Men and women – fact or fiction?

Pre-COVID I ran a book club. Hopefully we will soon all meet again. We tried Zoom and soon realized it was a waste of time. Anyone who has belonged to a book club will know it’s not just about discussing the nuances of the text, but actually spending time with like-minded people.

Anyway, at any given time our membership was at least seventy percent female and, talking with other people, this seemed pretty typical, not just of book club membership, but of the reading demographic in general, particularly in relation to fiction. It had me wondering why. Surely book club nights are not just an excuse for couples doing separate things, such as ordering a take-away or watching the football!   

I think it’s more to do with what the different genders read, though I stress right now, I have conducted no surveys! That’s not to say that men don’t read fiction, but book clubs are often founded on a love of discussing novels. Obviously, as a writer myself – as I seek to become a legend in my own mind! – I am interested in knowing about reading habits and I have found that an awful lot of guys as they get older turn to non-fiction. Indeed, in the last fifteen years of my life I have read more of that genre than I did before, though I’ve read less in general as my own imagination and passion for writing novels has taken over.

I don’t think it’s that men are less willing to suspend disbelief. Furthermore, there is a plethora of male authors. So what is the reason? Does fiction open a doorway through which women are more prepared, or have a greater need to step? Hopefully things are changing, but they have typically been born into a world of inequality. They are burdened (blessed?) with the discomfort of pregnancy, the pain of childbirth, the joyful despair of motherhood. For some, is a journey into the world of fiction a marvellous escape – perhaps a chance to enter an alternative dark, enthralling world on which you can close the doors by closing the book?

As I said, a lack of imagination in the male of the species is not, in my humble opinion, a valid reason; a case I believe the likes of Hans Christian Anderson, the Grimm Brothers, C.S Lewis, Roald Dahl, Philip Pullman, J.R.R. Tolkien and yours truly would argue (I couldn’t resist my one and only chance to include myself with those greats!) Are some boys raised to believe, quite wrongly, that reading is a waste of time; a stroll in fantasy-land best left to others while they ply their trades and reap their corn. If so, that, too, needs to change as it creates another world of inequality. They should be allowed to take the mountain passes not just the motorways.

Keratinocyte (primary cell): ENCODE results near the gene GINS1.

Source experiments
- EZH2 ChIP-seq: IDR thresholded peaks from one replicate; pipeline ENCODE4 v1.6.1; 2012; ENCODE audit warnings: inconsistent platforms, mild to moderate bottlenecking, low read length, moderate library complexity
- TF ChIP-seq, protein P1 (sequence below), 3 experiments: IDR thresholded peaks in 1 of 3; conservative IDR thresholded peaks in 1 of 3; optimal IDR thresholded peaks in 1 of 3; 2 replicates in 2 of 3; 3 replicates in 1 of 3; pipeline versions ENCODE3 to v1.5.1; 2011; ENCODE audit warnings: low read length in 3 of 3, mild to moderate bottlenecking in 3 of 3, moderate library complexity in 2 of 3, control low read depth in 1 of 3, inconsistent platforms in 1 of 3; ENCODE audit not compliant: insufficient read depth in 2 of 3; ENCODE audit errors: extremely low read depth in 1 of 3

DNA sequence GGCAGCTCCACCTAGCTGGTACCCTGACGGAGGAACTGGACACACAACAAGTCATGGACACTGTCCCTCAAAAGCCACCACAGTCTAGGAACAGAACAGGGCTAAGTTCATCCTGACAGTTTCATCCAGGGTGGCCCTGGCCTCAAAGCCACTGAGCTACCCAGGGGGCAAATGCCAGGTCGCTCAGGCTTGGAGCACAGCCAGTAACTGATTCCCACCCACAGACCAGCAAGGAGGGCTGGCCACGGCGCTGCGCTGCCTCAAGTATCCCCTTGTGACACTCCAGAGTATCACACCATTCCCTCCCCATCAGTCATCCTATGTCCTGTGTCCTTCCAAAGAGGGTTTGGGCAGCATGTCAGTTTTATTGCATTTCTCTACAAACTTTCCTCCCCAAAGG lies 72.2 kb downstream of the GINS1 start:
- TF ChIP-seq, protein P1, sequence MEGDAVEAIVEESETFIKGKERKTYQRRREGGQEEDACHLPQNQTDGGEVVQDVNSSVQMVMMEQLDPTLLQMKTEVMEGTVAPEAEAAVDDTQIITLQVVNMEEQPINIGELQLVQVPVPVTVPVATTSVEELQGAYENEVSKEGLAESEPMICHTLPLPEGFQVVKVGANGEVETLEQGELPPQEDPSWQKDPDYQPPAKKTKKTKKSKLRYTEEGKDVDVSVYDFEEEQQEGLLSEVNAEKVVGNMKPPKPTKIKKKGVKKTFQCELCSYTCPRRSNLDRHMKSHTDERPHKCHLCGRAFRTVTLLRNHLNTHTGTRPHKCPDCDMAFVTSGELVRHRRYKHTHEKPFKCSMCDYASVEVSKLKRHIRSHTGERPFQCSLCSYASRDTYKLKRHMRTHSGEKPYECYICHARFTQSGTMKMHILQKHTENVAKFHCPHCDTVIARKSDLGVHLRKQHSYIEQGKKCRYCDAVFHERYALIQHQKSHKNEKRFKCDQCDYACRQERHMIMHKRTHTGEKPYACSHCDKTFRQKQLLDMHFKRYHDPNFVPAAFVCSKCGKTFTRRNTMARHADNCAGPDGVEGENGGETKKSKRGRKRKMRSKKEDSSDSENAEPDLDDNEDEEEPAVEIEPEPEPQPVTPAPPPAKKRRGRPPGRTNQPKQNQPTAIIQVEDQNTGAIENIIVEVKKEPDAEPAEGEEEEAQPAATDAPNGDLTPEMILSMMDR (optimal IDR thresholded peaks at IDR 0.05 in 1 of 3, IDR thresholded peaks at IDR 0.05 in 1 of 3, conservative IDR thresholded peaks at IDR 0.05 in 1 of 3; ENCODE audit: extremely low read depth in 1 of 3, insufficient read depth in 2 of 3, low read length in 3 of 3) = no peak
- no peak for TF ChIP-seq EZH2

I don’t claim to know the answer. If this has provided food for thought, please let me have your thoughts via this blog and my website.

8 thoughts on “Men and women – fact or fiction?”

  1. I think this is very true although I’ve never really thought about it before. The vast majority of my male friends read non-fiction and only a few read novels that I know of, whereas I always swap book recommendations with my girlfriends.

  2. Maybe it’s because women have more need to escape from the life’s daily trials and tribulations but I don’t really see why that would be. I wonder if everyone is reading more these days in order to escape from this endless lockdown and global pandemic we find ourselves in?

    • Thank you for your comments. I think this split of the reading demographic was in place long before the pandemic, though I agree figures show the number of people reading has definitely increased. I can only hope it has a positive impact. out of the evil…

  3. Very interesting blog, thank you! Ian McEwan once wrote: “When women stop reading, the novel will be dead“. One theory is that women are more empathetic than men, and possess a greater emotional range—traits that make fiction more appealing to them.

    • I agree totally that without the female readership the novel would struggle as an art form. Isn’t it interesting though that it was a guy who made that comment – a male author. Bears out my observations on some ways. Maybe we’re just more in need of an audience! Thank you for reading and commenting.

  4. This has just come up as a very interesting time, as I am currently on a weekend away with some of my book club friends to attend the Perth Writers’ Festival (as we do every year.) Yesterday we attended a session with Julia Gillard (Australia’s first female prime minister) about a book she has written about female leaders. So last night (over a few wines!) we had lots of discussions over gender differences and stereotypes. Our bookclub is all female, and we do talk about lots of things other than books. Getting away from partners for an evening is a big part of it too!
    In my experience, I agree with what you say here. Jeff reads, but I think he feels reading for a couple of hours during the day is a bit of a waste of time, whereas I don’t. Any excuse!
    Very interesting article xx

    • I really appreciate your comments and you taking the time to read this. There is probably no definitive answer. I did just make the observation in response to someone else’s comment here that maybe men need an audience more! However, I’m deliberately being a bit flippant, though there is probably an element of truth. I found I became suddenly inspired to start writing more when I was hit my 40s. Maybe life, in terms of my career anyway, had got as far as it was going to and I needed another outlet for my imagination. Also, as a large chunk of my life was spent without a father around, maybe I absorbed the empathetic side of my mum and sister. Who knows?
      I’m glad life is treating you well!


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